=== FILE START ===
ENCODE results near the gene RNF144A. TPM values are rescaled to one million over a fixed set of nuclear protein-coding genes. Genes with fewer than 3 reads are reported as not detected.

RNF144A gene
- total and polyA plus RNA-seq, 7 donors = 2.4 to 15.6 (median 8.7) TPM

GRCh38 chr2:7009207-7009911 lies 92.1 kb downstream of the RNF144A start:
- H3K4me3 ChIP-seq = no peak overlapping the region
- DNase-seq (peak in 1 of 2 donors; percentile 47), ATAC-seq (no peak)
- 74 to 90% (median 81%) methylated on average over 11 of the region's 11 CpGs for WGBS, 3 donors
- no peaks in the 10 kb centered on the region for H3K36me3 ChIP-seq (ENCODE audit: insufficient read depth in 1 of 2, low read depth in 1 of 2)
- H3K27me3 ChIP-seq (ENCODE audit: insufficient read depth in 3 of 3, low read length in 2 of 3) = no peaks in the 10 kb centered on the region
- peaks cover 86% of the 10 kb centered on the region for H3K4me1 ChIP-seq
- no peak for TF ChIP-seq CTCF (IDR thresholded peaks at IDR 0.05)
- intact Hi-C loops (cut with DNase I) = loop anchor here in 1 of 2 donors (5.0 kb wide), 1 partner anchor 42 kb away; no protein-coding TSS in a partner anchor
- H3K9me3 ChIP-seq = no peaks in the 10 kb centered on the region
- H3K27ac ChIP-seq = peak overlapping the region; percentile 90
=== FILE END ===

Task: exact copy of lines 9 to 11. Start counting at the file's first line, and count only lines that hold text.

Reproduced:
- H3K27me3 ChIP-seq (ENCODE audit: insufficient read depth in 3 of 3, low read length in 2 of 3) = no peaks in the 10 kb centered on the region
- peaks cover 86% of the 10 kb centered on the region for H3K4me1 ChIP-seq
- no peak for TF ChIP-seq CTCF (IDR thresholded peaks at IDR 0.05)